Testing for new Alzheimer’s drugs has yielded disappointing results

A close-up clinical trial of a potential Alzheimer’s drug failed to prevent or slow down cognitive decline, another frustration in a long and difficult effort to find solutions to the disease.

The decade-long trial was the first time people were genetically targeted to develop the disease, but had asymptomatic symptoms, the first time they were given a medicine to stop or delay its decline. Participants were members of a large family of 6,000 people in Colombia, about 1,200 of whom have a genetic mutation that almost guarantees they will develop Alzheimer’s by the mid-40s and mid-50s.

Many family members living in Medellín and remote mountain villages have been quickly robbed of their ability to work, communicate and perform basic functions. Many die at the age of 60.

In the trial, 169 people with the mutation received a placebo or crenezumab drug, produced by Genentech of the Roche Group. Another 83 people without the mutation received placebo as a way to protect the identity of people who may develop the disease, which is highly stigmatized in their communities.

Test researchers hoped that intervention with a drug years before the onset of memory and thinking problems would ward off the disease and prevent the most common type of Alzheimer’s disease that is not caused by a single genetic mutation.

“We are disappointed that crenezumab has not shown significant clinical benefits,” Dr. Eric Reiman, executive director of the Banner Alzheimer’s Institute at the Phoenix Research and Treatment Center and leader of the research team, said at a news conference about the results. “Our hearts are on the hearts of Colombian families and all those who would benefit from effective Alzheimer’s prevention therapy as soon as possible.

The results are another setback for drugs targeting a key protein in Alzheimer’s: amyloid, which forms sticky plaques in the brains of patients with the disease. The years spent with various drugs that attack amyloid at different stages of the disease have faded. In 2019, Roche stopped two more trials of crenezumab (a monoclonal antibody) in people in the early stages of a typical Alzheimer’s disease, saying research would be unlikely to show any benefit.

Last year, in a highly controversial decision, the Food and Drug Administration gave its first approval to a drug against amyloid, Aduhelm. The FDA acknowledged that it was not clear whether Aduhelm could help patients, but gave the green light to a program that would allow the licensing of uncertain drugs, if they were for serious under-treatment illnesses if the drugs affected a biological mechanism that would help patients. . The FDA said the biological mechanism was Aduhelm’s ability to attack amyloid, but many Alzheimer’s experts criticized the decision because of the poor track record of amyloid therapies. The results of Thursday’s trial have only added to disappointing evidence.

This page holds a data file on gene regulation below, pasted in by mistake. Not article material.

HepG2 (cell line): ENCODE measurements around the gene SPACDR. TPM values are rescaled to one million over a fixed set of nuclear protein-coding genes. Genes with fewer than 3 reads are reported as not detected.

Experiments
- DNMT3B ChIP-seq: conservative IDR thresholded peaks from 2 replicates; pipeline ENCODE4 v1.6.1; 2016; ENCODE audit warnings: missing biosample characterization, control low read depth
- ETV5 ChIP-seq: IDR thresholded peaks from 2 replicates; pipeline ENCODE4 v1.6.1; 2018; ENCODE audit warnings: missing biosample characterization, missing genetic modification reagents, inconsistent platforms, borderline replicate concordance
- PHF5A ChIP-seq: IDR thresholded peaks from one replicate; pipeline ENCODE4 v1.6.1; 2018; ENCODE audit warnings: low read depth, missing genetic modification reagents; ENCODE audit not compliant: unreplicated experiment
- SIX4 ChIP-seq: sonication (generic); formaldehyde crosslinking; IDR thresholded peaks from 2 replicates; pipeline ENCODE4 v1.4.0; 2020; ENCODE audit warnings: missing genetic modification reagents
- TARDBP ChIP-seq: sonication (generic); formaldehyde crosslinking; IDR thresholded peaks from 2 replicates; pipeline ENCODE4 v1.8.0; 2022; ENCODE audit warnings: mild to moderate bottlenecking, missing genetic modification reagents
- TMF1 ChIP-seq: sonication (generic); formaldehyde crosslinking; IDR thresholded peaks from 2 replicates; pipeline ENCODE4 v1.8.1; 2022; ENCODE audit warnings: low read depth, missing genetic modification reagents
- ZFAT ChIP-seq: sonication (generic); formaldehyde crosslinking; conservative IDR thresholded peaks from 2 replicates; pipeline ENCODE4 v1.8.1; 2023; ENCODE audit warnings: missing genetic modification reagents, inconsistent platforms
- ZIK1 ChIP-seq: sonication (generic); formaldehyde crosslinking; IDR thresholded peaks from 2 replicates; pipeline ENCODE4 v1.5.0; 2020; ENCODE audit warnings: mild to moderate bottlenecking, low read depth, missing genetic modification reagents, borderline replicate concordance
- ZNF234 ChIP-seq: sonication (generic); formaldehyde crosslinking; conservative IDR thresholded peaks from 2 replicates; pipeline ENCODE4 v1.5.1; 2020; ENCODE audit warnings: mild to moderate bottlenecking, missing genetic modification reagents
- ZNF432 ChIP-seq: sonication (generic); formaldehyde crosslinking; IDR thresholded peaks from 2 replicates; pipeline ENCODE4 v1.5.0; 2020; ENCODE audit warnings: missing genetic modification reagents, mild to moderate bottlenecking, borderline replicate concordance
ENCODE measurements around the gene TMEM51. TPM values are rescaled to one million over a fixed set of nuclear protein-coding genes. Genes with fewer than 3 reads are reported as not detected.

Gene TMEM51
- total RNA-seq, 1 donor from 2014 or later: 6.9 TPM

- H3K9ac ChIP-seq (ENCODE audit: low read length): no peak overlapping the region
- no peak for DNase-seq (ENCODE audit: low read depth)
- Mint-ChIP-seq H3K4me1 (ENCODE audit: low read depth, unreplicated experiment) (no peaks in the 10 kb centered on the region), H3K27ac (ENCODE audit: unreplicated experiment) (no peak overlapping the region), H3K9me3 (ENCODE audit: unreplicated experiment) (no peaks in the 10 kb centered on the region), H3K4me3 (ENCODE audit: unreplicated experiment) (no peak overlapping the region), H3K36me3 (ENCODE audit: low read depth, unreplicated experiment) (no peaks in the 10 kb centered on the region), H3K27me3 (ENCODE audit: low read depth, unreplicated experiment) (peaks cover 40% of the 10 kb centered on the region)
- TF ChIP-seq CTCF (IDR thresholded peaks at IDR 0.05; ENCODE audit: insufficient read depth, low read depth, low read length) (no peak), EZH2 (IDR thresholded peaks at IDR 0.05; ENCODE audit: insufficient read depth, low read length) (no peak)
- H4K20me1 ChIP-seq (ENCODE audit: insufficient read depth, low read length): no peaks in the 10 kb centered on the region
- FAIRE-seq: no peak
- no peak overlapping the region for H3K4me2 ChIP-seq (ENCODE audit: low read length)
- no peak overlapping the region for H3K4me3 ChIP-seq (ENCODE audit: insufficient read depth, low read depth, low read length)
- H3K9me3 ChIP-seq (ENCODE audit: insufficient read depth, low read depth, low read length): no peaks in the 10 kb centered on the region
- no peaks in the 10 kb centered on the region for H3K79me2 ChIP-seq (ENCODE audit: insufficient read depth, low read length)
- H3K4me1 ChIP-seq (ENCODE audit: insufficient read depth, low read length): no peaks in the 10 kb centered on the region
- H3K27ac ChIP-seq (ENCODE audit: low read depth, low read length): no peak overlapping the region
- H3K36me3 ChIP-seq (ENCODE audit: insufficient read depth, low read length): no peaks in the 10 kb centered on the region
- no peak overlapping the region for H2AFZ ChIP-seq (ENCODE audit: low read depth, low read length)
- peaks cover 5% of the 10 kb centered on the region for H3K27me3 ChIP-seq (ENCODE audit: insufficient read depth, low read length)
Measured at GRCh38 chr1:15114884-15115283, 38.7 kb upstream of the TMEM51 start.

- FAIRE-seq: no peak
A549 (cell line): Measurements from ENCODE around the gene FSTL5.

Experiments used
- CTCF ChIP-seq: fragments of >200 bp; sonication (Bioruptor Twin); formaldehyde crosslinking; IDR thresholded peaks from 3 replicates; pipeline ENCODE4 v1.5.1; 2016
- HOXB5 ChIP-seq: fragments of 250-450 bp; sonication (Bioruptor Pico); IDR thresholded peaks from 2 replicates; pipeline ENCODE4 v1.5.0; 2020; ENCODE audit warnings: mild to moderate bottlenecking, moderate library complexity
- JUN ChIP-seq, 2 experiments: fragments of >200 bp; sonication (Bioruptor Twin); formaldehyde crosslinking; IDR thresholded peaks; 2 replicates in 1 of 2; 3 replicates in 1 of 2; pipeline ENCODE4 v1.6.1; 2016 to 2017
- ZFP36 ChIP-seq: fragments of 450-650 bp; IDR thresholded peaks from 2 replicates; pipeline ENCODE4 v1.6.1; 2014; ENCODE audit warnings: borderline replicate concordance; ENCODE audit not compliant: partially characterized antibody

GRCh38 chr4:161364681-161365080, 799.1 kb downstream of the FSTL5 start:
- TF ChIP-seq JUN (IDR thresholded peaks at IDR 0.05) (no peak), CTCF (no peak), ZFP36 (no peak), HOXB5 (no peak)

“I’d rather say something more positive,” Dr. Sam Gandy, director of the Mount Sinai Center for Cognitive Health, was not involved in the Colombian study.

“It is known that pathogenic mutations in the Colombian family are involved in amyloid metabolism,” Dr. Gandy said, adding: “It was thought that these were the most likely to respond to antibodies against amyloid patients.”

Dr. Pierre Tariot Banner, director of the Alzheimer’s Institute and leader of the Colombian study, said some data suggest that patients receiving crenezumab performed better than those receiving placebo, but the differences were not statistically significant.

He also said there was no safety issue with the drug, an important finding because many therapies for amyloid, including Aduhelm, have caused brain bleeding or inflammation in some patients.

Additional details of the trial will be presented at a conference in August. Dr. Tariot and Dr. Reiman said Thursday’s results did not include more detailed information on brain imaging or blood tests on the effects of the medication on protein and other aspects of Alzheimer’s biology. They did not even see an increase in the dose of Crenezumab, as researchers began to learn more about the medicine they were starting to give patients. said Tariot. He said some patients received the highest dose within two years of being in a clinical trial for five to eight years.

Dr. Francisco Lopera, a Colombian neurologist and other research leader, began working with family members a few decades ago and helped determine if their disease was the genetic form of Alzheimer’s. He said the trial convinced him that “prevention is the best way to find a solution to Alzheimer’s disease, even if it does not have a good outcome today.”

“We know that we have made great strides in our contribution to research into Alzheimer’s disease,” he added. “And now we are ready to take other steps to find a solution to this disease.”

The wife of one of the participants, Maria Areiza from Medellín, said that her husband, Hernando, whose last name is reserved to protect her privacy, was one of the first patients to register for the trial. Hernando, 45, who worked on fixing the phone, began developing symptoms of cognitive decline about eight years ago. He has since gone into Alzheimer’s dementia, but may still have a conversation. As his deterioration was relatively slow, his family was hopeful of benefiting from the trial.

“I put all my hopes in this exam,” his wife said.

Jennie Erin Smith contributed to the report in Medellin, Colombia.

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